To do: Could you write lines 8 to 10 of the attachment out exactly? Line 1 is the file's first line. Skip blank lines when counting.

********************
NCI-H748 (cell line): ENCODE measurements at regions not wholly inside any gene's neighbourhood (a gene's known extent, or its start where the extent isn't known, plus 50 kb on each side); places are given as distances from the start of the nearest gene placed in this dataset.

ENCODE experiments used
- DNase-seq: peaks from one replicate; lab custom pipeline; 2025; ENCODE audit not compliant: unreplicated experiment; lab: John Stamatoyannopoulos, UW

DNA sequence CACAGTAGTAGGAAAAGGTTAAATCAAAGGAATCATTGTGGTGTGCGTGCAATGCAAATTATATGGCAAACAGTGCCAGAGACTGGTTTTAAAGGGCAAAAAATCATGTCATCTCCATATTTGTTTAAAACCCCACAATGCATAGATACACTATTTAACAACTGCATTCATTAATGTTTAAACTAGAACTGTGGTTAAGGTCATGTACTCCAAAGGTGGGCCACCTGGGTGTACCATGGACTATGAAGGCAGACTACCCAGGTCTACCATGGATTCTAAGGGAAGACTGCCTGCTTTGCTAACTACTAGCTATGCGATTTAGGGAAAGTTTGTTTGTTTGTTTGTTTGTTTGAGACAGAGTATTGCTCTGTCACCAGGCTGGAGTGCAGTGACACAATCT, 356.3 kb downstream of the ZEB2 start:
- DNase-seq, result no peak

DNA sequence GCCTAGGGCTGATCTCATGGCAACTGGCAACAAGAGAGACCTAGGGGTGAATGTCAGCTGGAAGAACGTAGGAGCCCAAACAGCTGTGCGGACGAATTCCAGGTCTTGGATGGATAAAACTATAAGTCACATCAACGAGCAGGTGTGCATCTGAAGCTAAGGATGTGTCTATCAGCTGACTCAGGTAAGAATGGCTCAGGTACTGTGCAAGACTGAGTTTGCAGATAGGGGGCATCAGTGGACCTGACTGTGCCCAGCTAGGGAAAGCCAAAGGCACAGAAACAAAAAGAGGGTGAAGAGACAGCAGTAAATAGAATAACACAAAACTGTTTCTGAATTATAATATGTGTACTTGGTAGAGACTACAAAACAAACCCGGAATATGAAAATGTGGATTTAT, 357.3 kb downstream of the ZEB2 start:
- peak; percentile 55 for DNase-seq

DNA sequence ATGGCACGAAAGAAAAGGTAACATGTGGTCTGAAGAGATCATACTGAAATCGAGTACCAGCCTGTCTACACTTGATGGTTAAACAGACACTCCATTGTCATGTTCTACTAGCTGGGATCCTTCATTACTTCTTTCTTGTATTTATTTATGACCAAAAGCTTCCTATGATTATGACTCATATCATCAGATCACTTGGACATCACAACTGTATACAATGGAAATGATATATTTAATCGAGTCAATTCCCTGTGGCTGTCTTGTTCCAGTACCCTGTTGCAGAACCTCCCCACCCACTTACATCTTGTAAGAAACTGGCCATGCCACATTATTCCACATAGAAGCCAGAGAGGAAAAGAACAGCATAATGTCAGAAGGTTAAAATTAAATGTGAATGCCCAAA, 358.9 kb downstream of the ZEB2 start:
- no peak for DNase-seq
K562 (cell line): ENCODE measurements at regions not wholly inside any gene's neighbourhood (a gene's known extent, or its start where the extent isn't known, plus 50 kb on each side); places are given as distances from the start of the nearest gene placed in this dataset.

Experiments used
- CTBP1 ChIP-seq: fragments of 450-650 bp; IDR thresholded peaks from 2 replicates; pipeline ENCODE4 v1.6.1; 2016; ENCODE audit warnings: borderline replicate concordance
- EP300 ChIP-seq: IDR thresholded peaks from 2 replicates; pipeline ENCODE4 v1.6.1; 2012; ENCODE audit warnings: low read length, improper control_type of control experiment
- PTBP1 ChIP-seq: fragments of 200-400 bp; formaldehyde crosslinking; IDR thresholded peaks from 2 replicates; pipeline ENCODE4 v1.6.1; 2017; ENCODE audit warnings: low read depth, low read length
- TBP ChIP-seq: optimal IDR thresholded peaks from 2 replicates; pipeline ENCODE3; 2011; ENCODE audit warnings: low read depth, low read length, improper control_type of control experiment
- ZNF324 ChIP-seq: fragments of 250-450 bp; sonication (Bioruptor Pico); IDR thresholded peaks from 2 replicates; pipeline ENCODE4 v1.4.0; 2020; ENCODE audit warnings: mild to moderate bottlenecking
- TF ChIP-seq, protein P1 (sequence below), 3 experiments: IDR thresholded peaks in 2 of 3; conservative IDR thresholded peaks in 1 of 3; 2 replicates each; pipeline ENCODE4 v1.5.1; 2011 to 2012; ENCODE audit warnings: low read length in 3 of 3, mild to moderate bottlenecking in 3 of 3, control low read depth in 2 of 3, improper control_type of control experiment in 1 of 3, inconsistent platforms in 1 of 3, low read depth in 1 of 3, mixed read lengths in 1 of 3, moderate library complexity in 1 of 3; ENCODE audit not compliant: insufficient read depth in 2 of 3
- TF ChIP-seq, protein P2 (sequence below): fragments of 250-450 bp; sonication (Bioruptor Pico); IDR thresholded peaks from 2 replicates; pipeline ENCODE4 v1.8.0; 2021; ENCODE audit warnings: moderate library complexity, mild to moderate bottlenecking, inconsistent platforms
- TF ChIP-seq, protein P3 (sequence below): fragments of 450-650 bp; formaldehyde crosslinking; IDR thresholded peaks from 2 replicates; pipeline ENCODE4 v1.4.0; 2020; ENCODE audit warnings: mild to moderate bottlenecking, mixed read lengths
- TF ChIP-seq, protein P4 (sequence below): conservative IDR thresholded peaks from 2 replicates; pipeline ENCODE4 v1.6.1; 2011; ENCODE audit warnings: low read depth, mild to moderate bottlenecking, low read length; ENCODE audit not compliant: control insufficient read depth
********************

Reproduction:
DNA sequence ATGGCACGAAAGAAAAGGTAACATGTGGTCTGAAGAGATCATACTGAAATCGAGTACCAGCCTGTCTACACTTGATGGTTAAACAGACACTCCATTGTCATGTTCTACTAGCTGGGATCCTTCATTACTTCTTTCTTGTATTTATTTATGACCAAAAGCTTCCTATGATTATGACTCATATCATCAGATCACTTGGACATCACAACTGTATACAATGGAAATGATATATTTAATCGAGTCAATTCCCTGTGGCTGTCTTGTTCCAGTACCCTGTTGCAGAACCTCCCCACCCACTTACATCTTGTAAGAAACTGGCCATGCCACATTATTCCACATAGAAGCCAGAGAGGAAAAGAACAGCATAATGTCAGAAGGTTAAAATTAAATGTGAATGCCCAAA, 358.9 kb downstream of the ZEB2 start:
- no peak for DNase-seq
K562 (cell line): ENCODE measurements at regions not wholly inside any gene's neighbourhood (a gene's known extent, or its start where the extent isn't known, plus 50 kb on each side); places are given as distances from the start of the nearest gene placed in this dataset.